I watched the Granada 6pm news last night. They were interviewing a masked bank robber; I assumed. It was difficult to tell. A pair of eyes was all you could see; they could have been male or female.
Sadly a child had died from meningitis. The parents were upset and outraged. The child had been sent home from Rochdale Infirmary Urgent Care Centre with precautionary antibiotics, and instructions to return if he developed any other symptoms, after he had started vomiting at school. He later developed a rash on his stomach, and returned to the Infirmary where the Doctors were unable to save his life.
I was struck by the fact that in the midst of this grief, the Mother, for it was allegedly she behind the mask, was coherent enough to make a political point, with her complaint against the downgrading of the A & E department to one of ‘Urgent Care Centre’ – ‘I wouldn’t have taken him there if I had known it was downgraded, if I hadn’t taken him there he would still be alive’ – a curious statement given that the same lady had attended a rally against said downgrading a few weeks ago.
It was the political point she made with the mask that really drew my attention. It was impossible to tell what emotion lay behind the mask; impossible to evaluate the information we were being given. Did she really believe that the child would have lived if she hadn’t taken him to hospital? Was this really the Mother? Who could tell?
If she turns up on television again next week, loudly complaining that her local branch of Tesco’s should not be allowed to sell unpeeled bananas, will we treat her words with the disdain that we accord professional complainers? We won’t even know it is her.
All the pointers we use to make a decision on what we are hearing were removed. No body language, her body was covered in black cloth. No facial expression, neither absence nor presence of facial tics, no means of knowing whether this was someone we had seen before – a later news item showed Gillian Duffy waylaying Nick Clegg on a visit to the constituency; instantly recognisable from previous news clips, we were able to assimilate the knowledge that this middle aged woman was a staunch labour voter, who had previously sandbagged Gordon Brown – we added that knowledge to the words she said, simply because we recognised her.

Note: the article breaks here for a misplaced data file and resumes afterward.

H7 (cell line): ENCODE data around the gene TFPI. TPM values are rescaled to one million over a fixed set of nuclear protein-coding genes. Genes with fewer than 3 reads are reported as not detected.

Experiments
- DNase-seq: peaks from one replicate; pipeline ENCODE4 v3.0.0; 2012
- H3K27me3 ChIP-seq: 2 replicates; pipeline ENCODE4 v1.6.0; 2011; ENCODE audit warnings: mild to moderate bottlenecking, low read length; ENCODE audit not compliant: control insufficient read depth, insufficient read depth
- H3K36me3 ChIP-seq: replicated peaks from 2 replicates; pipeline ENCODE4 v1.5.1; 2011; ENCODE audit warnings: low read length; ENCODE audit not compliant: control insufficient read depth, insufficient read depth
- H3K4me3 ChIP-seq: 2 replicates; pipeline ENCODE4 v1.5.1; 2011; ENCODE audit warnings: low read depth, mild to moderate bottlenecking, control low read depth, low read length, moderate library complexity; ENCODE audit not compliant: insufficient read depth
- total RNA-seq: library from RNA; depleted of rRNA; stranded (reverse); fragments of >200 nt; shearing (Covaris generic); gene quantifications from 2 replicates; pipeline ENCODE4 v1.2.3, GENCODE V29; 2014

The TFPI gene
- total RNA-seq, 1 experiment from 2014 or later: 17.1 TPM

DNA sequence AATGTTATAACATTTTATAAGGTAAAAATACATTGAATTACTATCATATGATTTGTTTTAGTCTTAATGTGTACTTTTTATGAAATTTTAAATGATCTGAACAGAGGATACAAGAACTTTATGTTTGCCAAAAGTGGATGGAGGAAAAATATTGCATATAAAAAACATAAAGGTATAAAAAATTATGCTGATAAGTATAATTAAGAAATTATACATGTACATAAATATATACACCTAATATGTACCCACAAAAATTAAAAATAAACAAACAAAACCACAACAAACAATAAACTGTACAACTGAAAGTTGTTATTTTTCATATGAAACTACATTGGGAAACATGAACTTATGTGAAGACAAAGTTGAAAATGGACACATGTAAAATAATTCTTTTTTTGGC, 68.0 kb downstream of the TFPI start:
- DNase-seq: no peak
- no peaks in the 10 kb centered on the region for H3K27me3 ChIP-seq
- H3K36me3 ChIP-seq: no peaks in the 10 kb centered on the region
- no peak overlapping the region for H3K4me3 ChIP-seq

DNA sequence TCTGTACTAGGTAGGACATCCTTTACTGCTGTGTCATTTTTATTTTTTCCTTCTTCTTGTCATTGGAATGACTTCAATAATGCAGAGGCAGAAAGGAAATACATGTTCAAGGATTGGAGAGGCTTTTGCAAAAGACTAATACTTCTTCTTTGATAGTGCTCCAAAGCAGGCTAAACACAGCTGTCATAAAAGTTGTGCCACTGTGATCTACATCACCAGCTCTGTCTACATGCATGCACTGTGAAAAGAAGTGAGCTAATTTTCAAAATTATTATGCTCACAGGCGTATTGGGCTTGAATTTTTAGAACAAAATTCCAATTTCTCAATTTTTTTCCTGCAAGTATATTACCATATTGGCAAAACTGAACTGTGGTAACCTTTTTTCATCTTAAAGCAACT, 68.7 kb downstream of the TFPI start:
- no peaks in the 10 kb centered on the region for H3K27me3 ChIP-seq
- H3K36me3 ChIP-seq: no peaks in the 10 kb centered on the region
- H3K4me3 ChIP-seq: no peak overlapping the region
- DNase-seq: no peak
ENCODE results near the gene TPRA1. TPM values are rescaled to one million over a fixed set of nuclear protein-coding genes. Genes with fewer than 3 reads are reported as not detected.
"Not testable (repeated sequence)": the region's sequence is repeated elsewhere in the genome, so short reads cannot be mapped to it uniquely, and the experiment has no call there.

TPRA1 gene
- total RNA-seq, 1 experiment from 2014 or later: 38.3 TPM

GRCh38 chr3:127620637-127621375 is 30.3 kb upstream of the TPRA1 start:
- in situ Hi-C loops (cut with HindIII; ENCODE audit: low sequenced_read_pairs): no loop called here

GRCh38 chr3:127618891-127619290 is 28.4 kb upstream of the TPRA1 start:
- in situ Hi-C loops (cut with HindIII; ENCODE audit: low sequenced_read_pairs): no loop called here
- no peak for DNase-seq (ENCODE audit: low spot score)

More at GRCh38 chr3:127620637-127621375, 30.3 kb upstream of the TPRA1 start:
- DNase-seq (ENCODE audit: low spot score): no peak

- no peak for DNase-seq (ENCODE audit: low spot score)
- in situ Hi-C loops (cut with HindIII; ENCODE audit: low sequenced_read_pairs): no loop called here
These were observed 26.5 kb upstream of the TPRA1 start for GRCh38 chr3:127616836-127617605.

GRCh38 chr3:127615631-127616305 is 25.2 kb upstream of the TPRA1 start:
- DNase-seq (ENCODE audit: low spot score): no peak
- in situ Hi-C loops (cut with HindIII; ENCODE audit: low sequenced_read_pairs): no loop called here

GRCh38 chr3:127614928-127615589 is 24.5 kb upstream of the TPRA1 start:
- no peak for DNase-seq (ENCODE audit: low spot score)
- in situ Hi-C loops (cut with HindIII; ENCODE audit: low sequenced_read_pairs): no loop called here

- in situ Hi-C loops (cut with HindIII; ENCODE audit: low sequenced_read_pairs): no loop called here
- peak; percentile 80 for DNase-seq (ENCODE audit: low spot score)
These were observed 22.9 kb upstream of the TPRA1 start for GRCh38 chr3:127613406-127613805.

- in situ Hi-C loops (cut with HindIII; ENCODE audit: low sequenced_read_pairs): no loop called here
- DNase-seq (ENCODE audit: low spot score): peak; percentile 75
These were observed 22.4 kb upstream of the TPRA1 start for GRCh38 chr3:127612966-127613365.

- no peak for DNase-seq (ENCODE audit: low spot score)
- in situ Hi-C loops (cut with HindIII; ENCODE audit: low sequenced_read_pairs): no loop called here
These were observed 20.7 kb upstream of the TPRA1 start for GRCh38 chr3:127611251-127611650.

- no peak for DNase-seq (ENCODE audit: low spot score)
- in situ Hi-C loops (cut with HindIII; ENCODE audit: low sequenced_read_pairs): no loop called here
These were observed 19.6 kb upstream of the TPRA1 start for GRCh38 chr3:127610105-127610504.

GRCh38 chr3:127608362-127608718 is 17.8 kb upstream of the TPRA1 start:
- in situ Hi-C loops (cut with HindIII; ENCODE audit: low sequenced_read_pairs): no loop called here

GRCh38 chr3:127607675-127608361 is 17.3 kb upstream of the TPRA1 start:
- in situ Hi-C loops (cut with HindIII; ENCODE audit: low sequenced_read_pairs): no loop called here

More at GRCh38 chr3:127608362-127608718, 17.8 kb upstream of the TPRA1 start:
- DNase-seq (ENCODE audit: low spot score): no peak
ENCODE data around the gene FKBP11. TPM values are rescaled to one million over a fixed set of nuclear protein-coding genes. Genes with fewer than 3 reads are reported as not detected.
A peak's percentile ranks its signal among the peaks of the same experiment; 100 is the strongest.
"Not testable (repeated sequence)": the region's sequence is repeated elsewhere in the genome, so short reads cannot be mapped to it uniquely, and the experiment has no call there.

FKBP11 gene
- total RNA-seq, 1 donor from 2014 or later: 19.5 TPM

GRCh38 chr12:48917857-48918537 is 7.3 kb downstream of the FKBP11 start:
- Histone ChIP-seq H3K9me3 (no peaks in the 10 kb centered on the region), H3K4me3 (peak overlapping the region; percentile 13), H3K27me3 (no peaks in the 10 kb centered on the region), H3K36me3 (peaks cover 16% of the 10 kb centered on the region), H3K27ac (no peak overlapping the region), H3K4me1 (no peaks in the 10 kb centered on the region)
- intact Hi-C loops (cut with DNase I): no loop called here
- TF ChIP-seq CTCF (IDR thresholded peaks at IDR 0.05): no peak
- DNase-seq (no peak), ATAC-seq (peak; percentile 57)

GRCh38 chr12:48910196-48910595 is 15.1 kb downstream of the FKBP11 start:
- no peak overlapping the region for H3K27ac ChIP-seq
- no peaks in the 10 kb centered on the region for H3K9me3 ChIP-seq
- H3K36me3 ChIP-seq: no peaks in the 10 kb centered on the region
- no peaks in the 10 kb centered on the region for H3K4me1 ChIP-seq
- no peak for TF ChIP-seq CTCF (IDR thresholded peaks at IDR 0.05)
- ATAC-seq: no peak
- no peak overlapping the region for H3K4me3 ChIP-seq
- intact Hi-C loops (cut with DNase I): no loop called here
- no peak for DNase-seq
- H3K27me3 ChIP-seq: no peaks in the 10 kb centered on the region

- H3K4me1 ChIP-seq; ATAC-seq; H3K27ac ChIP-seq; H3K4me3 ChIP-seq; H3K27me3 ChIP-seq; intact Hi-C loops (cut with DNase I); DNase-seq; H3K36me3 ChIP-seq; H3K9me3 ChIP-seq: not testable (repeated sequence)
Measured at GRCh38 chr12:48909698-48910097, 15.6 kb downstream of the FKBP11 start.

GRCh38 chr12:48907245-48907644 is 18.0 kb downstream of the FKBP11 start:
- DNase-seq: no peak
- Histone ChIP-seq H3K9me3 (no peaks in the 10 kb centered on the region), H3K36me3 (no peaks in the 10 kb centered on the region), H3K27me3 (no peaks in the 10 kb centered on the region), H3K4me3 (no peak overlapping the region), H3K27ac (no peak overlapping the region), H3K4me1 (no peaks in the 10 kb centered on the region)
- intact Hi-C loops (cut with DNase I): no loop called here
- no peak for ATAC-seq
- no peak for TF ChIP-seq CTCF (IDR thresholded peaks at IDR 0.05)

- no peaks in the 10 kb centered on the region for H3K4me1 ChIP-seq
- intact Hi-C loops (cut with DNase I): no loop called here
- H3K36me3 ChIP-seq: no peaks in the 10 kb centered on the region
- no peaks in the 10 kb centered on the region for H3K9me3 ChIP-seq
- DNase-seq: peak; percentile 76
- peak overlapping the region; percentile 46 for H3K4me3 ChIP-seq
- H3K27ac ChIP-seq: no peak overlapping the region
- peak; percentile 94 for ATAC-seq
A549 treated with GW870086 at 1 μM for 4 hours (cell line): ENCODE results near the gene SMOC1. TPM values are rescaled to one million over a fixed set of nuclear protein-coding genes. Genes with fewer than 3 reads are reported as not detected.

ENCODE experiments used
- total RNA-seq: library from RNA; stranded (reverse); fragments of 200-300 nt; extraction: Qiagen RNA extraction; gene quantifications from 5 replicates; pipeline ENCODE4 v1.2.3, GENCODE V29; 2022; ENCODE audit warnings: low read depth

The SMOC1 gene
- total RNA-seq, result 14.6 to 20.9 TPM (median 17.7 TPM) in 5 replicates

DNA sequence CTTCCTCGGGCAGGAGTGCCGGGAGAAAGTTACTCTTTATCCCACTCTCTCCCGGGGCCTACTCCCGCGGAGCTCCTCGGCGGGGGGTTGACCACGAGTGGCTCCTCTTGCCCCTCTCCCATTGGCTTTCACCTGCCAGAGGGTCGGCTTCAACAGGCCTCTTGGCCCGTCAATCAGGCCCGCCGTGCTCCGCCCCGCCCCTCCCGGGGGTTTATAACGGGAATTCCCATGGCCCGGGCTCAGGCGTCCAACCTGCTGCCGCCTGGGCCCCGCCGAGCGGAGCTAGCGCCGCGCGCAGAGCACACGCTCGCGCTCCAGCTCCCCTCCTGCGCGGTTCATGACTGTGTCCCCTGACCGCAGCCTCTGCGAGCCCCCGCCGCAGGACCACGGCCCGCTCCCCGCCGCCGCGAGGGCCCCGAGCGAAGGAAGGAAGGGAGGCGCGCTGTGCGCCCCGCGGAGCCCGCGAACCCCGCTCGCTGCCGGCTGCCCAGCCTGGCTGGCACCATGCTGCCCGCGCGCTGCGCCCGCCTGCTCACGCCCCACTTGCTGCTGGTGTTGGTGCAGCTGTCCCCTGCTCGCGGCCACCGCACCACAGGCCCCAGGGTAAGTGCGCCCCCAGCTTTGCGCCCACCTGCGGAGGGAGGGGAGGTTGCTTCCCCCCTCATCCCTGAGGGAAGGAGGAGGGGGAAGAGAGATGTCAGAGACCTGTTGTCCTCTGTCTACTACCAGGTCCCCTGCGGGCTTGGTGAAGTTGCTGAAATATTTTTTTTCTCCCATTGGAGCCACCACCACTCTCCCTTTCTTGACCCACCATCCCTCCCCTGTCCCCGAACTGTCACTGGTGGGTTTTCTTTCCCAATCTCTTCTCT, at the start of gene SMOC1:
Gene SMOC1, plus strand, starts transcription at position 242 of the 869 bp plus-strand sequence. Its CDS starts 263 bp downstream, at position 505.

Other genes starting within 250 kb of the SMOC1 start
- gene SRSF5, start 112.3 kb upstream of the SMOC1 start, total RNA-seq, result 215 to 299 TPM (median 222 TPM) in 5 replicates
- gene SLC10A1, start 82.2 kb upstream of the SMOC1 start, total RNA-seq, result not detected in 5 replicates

It is an issue very much in the news – ‘France bans the Burqa’ scream the headlines. Actually, they haven’t, not specifically. They have banned covering your face in public. They haven’t banned the hijjab, or headscarf, another religious symbol.
There are many reasons why it is important to recognises or identify your fellow citizens in public.
It is some years since face coverings were banned in public in UK shopping malls and banks. Regrettably, the Federation of Bank Robbers were unable, despite the left wing belief that denuding the banks of their money ‘is a good thing’, to muster the essential soi-disant liberal and Libertarian hand wringing and emotive outpourings that have enabled the latest grouping, to wit, female adherents of the modern reincarnation of Wahabi Islamism to campaign so vigorously for the right to be masked.
‘We should be allowed to wear whatever we like’ say the Libertarians, of which I am one. Indeed, I respond, but where was the similar outpouring of rage when it was decided that we may not wear para-military clothing at a demonstration, nor dress up as a policeman, nor keep our motor cycle helmet or balaclava on when we enter the bank? What about the entirely innocent balaclava wearer who had a facial injury that he wished to conceal? Did anybody bemoan the fact that it would cause him stress to be forced to remove his facial covering?
The mistake the Sarkozy has made is to allow this to be portrayed as a suppression of religion:
“the veils imprison women and contradict this secular nation’s values of dignity and equality.”
It is not, it is the freedom for the rest of us to be allowed to recognise our fellow citizens and use our memory to evaluate what we see and hear of them. A straightforward ban on covering your face in banks, shopping malls, and petrol stations would have had the same effect without the religious connotation.
More than 60 people have been arrested in France since the ban came into force last Monday. Women who appeared masked in order to demonstrate – not against genital mutilation, or forced marriages, or ‘honour killings’, but to uphold their wish to be treated with special consideration – they alone should be allowed to walk around masked. To be different from the rest of us, apart, unrecognisable.
Their religion has dictated that the right to be masked is a symbol of religious freedom.
Pity the bank robbers didn’t think of that one.